While this blog is primarily concerned with music, I am just as big a fan of movies and television. So this week I’ll look back at the year in visual entertainment before moving on to my favorite songs of 2015.
I’m way behind on my movie watching this year. I haven’t (yet) seen holiday releases The Hateful Eight, The Big Short, Joy, The Revenant or Concussion, and I still have a lot of catching up to do on releases from earlier in the year as well. Among those are Brooklyn, Trumbo, Carol, Bridge of Spies, Tangerine, Amy, Straight Outta Compton, Sicario and Room.
I’m sure there’s a pretty good top ten list to be had from those titles alone. So my own list is decidedly incomplete.
Even given the light slate of films I’ve seen in 2015, I’m impressed with the overall quality of the year.
On the action front, sequels Jurassic World and Avengers: Age of Ultron were enjoyable if unmemorable. More impressive were Mission Impossible: Rogue Nation, another stellar entry in that great series, and Furious 7, the latest installment in the most improbably great film franchise going. Who could have guessed that a gear-head knock-off of Point Break would evolve into a blue collar masterpiece of action acrobatics and surprising emotional resonance?
The year’s best action film, though, was the unlikely sequel Mad Max: Fury Road, which director George Miller turned into a relentless ballet of desert mayhem. Charlize Theron portrayed the film’s true hero, Furiosa, while Tom Hardy was content to play second fiddle. The film was an early indication that 2015 would be a great year for feminism on film.
We got a top tier entry from Pixar — Inside Out — making up for a string of so-so films from the once infallible studio. I haven’t caught The Good Dinosaur, but reviews suggest they were wise to quietly dump it later in the same year, allowing 2015 to be the year of Inside Out.
Amy Poehler was an animated delight in that film, while the live action Amy Schumer and Melissa McCarthy made it a great year for funny women with Trainwreck and Spy, respectively. Dope and Paddington, two very different comedies, also found a spot in my top ten.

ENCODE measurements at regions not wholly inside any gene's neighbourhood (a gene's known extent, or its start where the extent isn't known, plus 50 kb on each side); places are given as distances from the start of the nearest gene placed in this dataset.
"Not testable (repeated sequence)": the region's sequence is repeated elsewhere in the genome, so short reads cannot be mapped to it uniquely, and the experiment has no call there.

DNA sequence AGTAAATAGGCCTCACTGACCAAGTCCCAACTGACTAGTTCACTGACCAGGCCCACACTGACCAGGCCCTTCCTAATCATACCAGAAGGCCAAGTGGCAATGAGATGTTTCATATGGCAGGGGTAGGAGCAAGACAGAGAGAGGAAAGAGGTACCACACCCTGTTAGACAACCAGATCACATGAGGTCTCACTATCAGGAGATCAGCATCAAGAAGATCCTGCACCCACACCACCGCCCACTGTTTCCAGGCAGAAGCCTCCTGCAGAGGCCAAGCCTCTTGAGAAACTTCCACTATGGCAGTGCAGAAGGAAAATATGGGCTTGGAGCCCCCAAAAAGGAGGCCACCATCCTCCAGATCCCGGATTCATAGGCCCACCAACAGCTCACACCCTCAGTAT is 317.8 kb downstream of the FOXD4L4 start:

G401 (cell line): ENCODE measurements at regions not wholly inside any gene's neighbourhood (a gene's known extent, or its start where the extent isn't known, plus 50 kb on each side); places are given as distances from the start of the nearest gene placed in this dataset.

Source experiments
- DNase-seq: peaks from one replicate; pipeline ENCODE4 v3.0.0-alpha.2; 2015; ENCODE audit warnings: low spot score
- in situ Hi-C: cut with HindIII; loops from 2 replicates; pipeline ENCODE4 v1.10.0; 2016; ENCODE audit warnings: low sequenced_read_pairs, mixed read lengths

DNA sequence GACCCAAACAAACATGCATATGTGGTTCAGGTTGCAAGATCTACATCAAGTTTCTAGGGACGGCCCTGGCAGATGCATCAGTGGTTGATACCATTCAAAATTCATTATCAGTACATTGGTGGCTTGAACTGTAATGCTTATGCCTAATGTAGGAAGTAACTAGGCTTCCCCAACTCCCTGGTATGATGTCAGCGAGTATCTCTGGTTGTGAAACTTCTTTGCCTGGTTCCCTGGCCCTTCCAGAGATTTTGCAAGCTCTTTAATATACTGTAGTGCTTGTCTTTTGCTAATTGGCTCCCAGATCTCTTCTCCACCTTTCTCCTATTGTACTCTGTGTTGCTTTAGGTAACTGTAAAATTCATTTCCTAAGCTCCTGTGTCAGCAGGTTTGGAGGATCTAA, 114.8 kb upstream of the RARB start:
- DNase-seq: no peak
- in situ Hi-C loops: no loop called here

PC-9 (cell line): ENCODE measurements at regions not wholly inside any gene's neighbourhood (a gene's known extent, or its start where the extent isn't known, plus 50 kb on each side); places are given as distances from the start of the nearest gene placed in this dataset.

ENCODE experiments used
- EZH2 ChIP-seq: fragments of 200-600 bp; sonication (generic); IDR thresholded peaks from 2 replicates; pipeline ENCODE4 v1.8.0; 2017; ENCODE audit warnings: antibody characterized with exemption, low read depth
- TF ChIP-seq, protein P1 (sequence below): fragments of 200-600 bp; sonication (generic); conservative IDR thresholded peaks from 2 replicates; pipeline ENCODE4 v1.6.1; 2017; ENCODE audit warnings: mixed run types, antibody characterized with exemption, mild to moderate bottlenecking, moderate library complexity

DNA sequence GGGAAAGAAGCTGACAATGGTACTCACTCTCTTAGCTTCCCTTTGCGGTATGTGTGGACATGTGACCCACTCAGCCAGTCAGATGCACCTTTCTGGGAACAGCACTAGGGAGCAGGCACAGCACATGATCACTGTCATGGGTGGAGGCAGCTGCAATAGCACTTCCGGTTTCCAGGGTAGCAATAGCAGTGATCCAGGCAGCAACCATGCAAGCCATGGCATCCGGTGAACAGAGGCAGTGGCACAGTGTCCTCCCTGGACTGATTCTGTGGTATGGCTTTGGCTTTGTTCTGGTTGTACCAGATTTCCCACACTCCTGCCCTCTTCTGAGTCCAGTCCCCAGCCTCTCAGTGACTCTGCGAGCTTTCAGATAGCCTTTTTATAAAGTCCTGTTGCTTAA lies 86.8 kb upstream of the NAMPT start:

A pair of well-crafted sci-fi films landed near the top of my list. Ridley Scott’s The Martian was a populist blast, one of the best times I had in a theater this year. And Alex Garland’s Ex Machina was a chilling exploration of artificial intelligence, expertly acted by its trio of stars (more on them later this week).
Finally, my top three films of 2015 (reserving the right to revisit this list after seeing the titles listed above):
3. Star Wars: The Force Awakens – It would be very difficult for me to approach this film as an unbiased critic, so I won’t bother. I’m sure it has problems (I’ve read complaints about how closely the plot mirrors A New Hope, for example) but I don’t care. It’s a new Star Wars film, with all of the wit, charm and excitement of the original trilogy and none of the plastic inanity of the prequels. How could it not be one of the very best movie experiences of the year? It’s a blast to see Han Solo, Leia Organa and Luke Skywalker again, and new characters Poe Dameron, Finn and (especially) Rey are worthy torch-bearers as we wait for Episode VIII. It’s the Star Wars my kids deserve, and one that makes me feel like a kid again myself.
2. Creed – I wouldn’t have predicted that the seventh Rocky film would be easily one of the most satisfying and well-crafted dramas of the year. Director and co-writer Ryan Coogler (all of 29 years old!) gets terrific performances from Michael B. Jordan as Apollo Creed’s son, Adonis, and Sylvester Stallone, doing career best work in the role he was born to play. Creed is both a rousing underdog yarn and a touching meditation on the relentlessness of time. And it had the most emotionally powerful ending of any film I saw this year.
1. Spotlight – The rare film that lived up to sky-high expectations. As a journalist myself, I was dying to see Spotlight since I first heard it existed. And attending a panel of screenwriter Josh Singer and the real-life reporters and editors depicted in the film only got me more geeked out. Director Tom McCarthy and his phenomenal cast delivered the best film about the newspaper business I’ve ever seen, and one of the most compelling modern dramas in years. The film works as both a tribute to shoe-leather investigative journalism and an indictment of the Catholic Church. The set and costume design perfectly capture a modern newsroom, and I can’t say enough about the acting. This is a true ensemble, with no performance carrying more weight than any other and every actor disappearing into his or her part. You don’t see filmmaking this confident, smart and seamless very often, and that’s why Spotlight is my #1 film of 2015.